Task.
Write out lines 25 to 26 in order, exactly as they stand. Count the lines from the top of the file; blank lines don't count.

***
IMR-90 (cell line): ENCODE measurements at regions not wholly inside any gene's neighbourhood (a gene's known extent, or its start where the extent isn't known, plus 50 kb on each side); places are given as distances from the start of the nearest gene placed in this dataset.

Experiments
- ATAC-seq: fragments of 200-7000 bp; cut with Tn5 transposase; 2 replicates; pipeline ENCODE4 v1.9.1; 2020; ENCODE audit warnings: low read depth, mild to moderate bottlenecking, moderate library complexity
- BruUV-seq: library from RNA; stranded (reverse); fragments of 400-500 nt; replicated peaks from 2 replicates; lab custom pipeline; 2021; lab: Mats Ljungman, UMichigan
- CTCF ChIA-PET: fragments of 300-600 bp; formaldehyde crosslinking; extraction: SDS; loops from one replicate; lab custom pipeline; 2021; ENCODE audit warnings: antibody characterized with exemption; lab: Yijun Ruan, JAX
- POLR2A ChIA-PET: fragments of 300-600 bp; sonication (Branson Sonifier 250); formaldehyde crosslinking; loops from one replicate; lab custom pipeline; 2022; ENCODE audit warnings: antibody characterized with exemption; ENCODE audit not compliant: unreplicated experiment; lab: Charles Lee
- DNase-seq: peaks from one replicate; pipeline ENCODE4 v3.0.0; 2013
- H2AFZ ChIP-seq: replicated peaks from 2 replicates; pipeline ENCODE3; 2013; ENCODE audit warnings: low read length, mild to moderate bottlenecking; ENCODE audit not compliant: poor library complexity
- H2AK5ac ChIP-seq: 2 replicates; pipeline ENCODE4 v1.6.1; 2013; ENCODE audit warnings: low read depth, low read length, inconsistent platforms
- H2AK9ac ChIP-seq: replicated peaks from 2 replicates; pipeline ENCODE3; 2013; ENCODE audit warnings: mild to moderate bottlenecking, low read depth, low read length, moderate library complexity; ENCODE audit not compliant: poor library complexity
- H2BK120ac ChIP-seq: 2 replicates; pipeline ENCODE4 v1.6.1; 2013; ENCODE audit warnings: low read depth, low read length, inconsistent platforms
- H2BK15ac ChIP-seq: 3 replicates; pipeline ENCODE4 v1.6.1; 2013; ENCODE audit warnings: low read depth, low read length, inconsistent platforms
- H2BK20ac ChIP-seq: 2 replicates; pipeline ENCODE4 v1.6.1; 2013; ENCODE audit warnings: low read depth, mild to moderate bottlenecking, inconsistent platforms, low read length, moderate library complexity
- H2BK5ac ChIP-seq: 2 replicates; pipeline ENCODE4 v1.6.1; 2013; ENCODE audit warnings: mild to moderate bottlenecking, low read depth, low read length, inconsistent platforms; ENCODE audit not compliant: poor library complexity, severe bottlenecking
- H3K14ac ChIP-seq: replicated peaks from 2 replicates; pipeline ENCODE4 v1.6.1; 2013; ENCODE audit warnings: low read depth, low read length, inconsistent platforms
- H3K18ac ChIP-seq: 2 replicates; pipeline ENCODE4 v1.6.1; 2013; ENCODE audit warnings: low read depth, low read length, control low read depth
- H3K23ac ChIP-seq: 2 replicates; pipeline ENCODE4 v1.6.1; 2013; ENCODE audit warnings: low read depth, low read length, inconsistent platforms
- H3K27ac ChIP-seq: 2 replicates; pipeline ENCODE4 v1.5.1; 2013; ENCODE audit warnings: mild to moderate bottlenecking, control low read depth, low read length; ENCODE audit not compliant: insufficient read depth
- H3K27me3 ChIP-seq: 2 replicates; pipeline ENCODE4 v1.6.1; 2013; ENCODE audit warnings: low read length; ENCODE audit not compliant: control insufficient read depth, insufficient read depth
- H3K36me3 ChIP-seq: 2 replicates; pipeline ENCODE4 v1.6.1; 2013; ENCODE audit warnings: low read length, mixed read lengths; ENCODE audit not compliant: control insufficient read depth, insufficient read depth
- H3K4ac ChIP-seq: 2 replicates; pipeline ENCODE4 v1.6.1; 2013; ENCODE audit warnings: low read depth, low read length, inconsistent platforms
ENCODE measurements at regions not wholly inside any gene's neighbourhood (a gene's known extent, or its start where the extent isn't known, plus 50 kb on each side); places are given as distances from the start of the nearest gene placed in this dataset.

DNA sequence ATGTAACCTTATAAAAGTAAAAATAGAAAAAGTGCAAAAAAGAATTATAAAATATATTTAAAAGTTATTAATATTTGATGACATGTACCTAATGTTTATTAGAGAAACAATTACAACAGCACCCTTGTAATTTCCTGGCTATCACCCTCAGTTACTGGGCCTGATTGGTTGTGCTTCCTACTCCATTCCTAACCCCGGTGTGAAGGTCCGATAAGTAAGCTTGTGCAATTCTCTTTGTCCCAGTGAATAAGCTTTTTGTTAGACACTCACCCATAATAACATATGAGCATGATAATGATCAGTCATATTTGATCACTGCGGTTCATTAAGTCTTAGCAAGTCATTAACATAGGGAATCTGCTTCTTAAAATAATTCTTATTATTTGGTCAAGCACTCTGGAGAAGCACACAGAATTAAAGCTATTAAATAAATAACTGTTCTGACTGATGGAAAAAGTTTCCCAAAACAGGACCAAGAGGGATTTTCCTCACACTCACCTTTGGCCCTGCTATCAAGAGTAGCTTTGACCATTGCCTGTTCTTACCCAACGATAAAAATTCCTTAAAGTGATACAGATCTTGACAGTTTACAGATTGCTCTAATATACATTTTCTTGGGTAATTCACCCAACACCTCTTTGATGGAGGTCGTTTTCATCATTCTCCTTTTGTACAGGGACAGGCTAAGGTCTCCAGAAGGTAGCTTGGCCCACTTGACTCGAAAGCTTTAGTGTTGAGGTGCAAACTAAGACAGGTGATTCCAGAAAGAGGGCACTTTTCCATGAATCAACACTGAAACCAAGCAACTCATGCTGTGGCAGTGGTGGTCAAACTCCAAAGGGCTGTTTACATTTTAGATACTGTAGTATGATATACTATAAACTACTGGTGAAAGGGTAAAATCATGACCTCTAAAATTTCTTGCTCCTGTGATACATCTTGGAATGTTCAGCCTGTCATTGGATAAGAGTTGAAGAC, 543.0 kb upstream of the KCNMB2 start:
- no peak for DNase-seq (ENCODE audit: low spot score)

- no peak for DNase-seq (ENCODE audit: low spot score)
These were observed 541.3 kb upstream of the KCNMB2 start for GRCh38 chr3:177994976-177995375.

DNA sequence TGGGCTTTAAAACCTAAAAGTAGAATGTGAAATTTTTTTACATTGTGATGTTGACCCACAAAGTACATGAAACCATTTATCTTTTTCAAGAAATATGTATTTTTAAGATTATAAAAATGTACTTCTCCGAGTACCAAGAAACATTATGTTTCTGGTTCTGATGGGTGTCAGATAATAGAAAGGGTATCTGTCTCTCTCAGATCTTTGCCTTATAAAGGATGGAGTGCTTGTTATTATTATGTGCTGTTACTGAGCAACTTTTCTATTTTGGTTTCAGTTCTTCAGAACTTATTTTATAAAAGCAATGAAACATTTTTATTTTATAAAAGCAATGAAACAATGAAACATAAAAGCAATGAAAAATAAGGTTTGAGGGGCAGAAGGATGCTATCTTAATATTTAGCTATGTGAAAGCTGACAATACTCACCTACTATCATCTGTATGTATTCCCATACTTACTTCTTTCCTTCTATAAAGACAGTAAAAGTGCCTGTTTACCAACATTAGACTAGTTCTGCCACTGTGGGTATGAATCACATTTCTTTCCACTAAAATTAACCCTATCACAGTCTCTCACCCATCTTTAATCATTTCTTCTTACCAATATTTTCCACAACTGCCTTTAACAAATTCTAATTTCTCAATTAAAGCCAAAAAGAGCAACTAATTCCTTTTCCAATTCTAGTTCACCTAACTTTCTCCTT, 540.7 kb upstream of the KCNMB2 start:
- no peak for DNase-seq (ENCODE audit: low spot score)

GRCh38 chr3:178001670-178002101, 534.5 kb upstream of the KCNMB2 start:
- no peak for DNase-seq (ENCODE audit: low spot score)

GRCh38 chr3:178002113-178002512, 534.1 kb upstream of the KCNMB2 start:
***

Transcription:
- no peak for DNase-seq (ENCODE audit: low spot score)
These were observed 541.3 kb upstream of the KCNMB2 start for GRCh38 chr3:177994976-177995375.